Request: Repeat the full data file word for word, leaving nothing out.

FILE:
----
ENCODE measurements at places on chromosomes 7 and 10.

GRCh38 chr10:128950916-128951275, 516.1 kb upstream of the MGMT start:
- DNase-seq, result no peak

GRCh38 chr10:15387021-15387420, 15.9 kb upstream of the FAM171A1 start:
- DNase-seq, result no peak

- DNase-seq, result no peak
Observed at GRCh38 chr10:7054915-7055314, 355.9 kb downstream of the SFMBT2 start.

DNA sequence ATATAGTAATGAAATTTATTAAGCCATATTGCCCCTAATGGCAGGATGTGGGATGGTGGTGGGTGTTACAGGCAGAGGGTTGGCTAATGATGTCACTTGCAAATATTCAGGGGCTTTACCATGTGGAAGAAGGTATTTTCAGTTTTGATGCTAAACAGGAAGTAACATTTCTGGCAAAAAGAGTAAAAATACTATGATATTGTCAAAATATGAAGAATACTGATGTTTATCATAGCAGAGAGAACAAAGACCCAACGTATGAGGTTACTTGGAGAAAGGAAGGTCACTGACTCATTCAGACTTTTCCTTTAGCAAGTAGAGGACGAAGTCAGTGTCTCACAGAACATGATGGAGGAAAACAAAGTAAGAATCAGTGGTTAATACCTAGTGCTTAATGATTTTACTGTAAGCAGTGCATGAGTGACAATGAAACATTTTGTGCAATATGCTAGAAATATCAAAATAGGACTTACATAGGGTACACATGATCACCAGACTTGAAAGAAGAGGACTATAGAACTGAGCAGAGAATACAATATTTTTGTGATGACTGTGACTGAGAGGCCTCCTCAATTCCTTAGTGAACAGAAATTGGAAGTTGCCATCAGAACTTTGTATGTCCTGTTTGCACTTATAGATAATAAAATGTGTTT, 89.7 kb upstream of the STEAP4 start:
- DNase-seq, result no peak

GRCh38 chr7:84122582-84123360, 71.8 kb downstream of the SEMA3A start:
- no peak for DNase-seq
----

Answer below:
ENCODE measurements at places on chromosomes 7 and 10.

GRCh38 chr10:128950916-128951275, 516.1 kb upstream of the MGMT start:
- DNase-seq, result no peak

GRCh38 chr10:15387021-15387420, 15.9 kb upstream of the FAM171A1 start:
- DNase-seq, result no peak

- DNase-seq, result no peak
Observed at GRCh38 chr10:7054915-7055314, 355.9 kb downstream of the SFMBT2 start.

DNA sequence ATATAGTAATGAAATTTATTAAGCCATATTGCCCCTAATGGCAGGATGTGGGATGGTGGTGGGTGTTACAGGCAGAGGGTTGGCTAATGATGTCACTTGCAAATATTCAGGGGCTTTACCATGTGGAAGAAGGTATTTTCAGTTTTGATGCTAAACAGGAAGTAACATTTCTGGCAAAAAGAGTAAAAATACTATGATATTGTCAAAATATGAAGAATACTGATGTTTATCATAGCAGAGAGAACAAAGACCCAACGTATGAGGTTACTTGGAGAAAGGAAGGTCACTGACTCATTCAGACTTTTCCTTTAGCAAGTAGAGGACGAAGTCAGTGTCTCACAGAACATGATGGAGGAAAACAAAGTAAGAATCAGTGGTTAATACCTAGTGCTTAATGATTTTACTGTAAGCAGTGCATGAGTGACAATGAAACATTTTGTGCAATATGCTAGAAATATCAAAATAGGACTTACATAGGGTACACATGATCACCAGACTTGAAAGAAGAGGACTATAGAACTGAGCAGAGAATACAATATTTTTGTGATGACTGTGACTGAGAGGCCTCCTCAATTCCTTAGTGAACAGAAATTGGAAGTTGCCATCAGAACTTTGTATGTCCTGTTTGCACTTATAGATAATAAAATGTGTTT, 89.7 kb upstream of the STEAP4 start:
- DNase-seq, result no peak

GRCh38 chr7:84122582-84123360, 71.8 kb downstream of the SEMA3A start:
- no peak for DNase-seq